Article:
stages. When symptoms do occur, they may mimic symptoms of other diseases and may
indicate a more advanced stage. Symptoms may include:

Abdominal bloating

Constipation

Diarrhea

Frequent urination or urgent need to urinate

Loss of appetite or feeling full quickly after eating a small amount of food

Nausea

Pelvic pain

Symptoms of uterine or endometrial cancer


Endometrial cancer is a malignancy of the lining of the uterus, the pear-shaped organ where a
fetus grows during pregnancy. The primary symptom of uterine cancer is abnormal vaginal
bleeding that occurs after menopause, between menstrual periods, or as an excessively heavy
menstrual period.
Other symptoms may include:

Pelvic pain or cramping, similar to menstrual pain

Rapidly growing fibroids and a feeling of fullness in the pelvic area

Unusual vaginal discharge that is watery and pink, blood-tinged, or brown in color
and foul-smelling

Symptoms of vaginal and vulvar cancer


Vaginal cancer is a malignancy of the vaginal canal. Vulvar cancer is a malignancy of the
vulva or outer folds of skin that surround the vaginal opening. Symptoms of these cancers
may include:

Abnormal vaginal discharge or bleeding

Blood in the urine or stool

Changes in the color of the vulva

Constipation

Frequent urination

Itching, burning or bleeding vulva

Pelvic or abdominal pain, especially with sexual intercourse

Sores, lumps or ulcers on the vulva

Symptoms of prostate cancer


Prostate cancer is a malignancy of the prostate gland, which is part of a mans reproductive
system. It is a walnut-sized gland that surrounds the urethra (tube that carries urine and semen
out of the body) inside a mans pelvis. Symptoms of prostate cancer may include:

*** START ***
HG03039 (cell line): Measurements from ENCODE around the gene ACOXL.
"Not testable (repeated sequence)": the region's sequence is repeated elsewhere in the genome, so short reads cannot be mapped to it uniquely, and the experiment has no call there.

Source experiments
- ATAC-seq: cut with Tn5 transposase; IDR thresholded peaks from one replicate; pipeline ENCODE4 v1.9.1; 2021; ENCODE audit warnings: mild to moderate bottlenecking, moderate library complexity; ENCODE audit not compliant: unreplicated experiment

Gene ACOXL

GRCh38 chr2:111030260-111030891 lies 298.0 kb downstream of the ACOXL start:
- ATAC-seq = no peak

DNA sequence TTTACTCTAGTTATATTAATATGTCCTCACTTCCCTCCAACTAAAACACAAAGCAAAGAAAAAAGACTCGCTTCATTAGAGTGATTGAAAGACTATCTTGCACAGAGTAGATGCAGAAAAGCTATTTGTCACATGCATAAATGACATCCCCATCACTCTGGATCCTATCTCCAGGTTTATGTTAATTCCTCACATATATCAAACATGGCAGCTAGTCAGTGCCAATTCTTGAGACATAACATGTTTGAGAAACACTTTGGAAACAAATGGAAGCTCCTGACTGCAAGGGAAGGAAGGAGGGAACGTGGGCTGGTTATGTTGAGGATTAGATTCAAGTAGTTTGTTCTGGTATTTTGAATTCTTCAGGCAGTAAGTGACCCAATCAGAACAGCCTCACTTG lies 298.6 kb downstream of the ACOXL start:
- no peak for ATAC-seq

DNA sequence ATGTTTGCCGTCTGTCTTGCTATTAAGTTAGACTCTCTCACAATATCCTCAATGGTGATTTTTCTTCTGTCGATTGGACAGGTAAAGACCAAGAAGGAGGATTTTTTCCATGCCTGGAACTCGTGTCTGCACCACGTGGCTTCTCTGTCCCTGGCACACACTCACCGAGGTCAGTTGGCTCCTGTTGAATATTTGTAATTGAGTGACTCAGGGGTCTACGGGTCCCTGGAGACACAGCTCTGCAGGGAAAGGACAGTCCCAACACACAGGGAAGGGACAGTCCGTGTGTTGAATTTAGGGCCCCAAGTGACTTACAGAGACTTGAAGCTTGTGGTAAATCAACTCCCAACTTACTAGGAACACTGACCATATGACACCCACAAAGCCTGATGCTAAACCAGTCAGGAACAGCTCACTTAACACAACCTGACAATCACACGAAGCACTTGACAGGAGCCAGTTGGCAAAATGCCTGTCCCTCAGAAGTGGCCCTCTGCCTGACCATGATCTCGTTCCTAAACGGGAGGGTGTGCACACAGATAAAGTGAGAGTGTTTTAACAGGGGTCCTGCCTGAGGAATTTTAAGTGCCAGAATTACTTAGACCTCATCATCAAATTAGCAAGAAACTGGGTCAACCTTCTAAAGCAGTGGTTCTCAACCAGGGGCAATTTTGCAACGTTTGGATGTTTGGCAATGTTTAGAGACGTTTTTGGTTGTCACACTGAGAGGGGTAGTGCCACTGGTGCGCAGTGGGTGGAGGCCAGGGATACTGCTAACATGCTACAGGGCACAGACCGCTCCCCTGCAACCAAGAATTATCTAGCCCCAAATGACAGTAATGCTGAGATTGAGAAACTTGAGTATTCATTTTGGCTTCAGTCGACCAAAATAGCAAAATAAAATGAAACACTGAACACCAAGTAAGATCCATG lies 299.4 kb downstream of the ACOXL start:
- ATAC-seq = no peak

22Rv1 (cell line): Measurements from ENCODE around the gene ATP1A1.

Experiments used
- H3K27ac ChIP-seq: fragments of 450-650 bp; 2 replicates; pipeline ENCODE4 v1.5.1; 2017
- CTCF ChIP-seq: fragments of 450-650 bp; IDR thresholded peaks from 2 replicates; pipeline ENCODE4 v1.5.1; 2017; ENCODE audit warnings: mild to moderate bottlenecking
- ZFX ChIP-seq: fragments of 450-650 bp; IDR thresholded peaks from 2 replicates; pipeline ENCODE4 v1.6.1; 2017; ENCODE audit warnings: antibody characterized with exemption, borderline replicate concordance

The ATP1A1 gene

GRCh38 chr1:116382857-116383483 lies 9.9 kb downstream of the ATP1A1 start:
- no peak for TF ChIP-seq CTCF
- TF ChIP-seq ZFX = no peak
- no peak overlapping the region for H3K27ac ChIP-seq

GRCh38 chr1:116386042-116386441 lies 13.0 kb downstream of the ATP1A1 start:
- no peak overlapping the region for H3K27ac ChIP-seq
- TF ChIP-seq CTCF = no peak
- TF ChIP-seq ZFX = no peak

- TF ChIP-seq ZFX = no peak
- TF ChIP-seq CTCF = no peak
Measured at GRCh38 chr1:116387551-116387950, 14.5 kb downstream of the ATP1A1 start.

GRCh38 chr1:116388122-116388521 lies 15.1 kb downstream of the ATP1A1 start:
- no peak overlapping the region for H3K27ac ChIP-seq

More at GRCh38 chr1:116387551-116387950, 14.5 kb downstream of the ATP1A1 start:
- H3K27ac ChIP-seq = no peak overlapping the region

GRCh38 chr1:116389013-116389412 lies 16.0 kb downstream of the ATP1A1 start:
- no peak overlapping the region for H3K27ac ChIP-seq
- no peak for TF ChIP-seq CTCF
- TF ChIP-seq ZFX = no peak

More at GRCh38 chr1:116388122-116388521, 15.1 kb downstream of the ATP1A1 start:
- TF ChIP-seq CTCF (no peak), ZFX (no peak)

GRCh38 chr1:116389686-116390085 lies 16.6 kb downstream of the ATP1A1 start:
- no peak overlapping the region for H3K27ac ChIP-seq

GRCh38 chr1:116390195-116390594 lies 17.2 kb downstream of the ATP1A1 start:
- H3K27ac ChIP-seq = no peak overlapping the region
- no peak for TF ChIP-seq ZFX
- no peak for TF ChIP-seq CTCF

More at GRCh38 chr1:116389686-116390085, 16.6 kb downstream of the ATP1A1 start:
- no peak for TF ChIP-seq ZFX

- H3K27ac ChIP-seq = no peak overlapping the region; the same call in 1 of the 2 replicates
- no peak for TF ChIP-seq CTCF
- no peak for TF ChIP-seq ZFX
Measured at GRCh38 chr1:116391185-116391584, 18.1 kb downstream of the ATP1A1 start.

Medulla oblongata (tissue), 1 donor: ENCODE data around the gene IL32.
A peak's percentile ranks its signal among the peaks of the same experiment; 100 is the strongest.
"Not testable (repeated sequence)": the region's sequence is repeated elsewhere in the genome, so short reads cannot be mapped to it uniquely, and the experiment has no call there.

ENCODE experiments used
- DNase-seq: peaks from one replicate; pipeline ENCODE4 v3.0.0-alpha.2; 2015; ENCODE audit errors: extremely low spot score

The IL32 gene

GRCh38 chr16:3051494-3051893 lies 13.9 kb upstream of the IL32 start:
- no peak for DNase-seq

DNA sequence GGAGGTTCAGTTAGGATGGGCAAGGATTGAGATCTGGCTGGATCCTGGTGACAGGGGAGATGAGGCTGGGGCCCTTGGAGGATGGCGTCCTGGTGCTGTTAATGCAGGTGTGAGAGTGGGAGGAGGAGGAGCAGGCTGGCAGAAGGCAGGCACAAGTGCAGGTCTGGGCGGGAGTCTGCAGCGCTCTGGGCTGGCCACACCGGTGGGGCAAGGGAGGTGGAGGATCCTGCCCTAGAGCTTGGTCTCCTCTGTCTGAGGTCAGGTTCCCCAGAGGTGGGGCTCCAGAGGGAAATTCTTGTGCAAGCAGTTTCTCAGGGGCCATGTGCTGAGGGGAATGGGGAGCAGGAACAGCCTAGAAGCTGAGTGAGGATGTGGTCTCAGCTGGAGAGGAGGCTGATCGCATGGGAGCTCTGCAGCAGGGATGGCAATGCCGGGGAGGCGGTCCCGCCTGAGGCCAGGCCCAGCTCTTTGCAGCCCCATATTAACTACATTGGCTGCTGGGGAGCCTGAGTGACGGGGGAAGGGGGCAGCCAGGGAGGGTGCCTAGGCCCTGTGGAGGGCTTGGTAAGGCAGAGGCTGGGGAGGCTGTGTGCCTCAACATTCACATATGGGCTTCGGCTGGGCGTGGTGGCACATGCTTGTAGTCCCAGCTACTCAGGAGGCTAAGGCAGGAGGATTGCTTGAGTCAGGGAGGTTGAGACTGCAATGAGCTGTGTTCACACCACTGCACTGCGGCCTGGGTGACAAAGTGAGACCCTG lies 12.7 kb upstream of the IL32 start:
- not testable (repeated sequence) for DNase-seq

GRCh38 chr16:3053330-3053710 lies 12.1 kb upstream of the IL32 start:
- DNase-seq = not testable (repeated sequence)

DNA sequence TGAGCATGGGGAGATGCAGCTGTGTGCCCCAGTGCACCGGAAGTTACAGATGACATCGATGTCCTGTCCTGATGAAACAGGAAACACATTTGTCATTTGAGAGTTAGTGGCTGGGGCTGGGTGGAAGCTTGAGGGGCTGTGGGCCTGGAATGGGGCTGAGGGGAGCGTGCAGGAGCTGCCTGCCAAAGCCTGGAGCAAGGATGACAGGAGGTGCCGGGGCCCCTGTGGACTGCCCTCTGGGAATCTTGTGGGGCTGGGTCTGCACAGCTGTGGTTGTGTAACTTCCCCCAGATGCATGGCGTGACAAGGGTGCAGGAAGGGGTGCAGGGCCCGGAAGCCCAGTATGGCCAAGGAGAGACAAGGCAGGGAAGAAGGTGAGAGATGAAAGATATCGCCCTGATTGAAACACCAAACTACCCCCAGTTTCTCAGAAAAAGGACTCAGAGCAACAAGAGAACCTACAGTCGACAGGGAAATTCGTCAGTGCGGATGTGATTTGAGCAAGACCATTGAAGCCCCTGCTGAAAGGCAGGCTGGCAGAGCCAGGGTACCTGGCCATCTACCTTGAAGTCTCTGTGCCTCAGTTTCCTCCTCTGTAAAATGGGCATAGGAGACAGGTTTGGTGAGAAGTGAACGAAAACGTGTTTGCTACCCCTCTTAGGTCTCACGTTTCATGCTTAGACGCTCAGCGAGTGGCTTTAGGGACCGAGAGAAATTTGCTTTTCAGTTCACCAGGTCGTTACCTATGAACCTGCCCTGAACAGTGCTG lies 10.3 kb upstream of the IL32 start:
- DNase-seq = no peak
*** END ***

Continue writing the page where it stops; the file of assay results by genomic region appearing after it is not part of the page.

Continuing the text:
Blood in the urine or semen

Bone pain, which may indicate a more advanced stage of cancer

Difficulty starting to urinate or straining to urinate

Dribbling or leaking of urine

Urine stream that is slow or starts and stops

Symptoms of testicular cancer


Testicular cancer is a malignancy of the testicles, which are the male reproductive glands
located in the scrotum. Symptoms of testicular cancer may include:

Enlargement, swelling, or change in the feel of a testicle

Growth of breast tissue (gynecomastia)

Lump in a testicle

Pain in the lower back or lower abdomen

Pain, discomfort, or a feeling of heaviness in the scrotum

Blood in the stool or bleeding from the anus

Changes in bowel habits

Itching and discharge from the anus

Narrow stool

Pain or lumps in the anus

Pelvic or abdominal pain

Symptoms of anal and rectal cancer


Anal cancer is a malignancy of the anus, which is the opening that allows the passage of
stool. Rectal cancer is a malignancy of the rectum, the final portion of the large intestine that
holds stool for elimination. Symptoms of anal and rectal cancer may include:

Blood in the stool or bleeding from the anus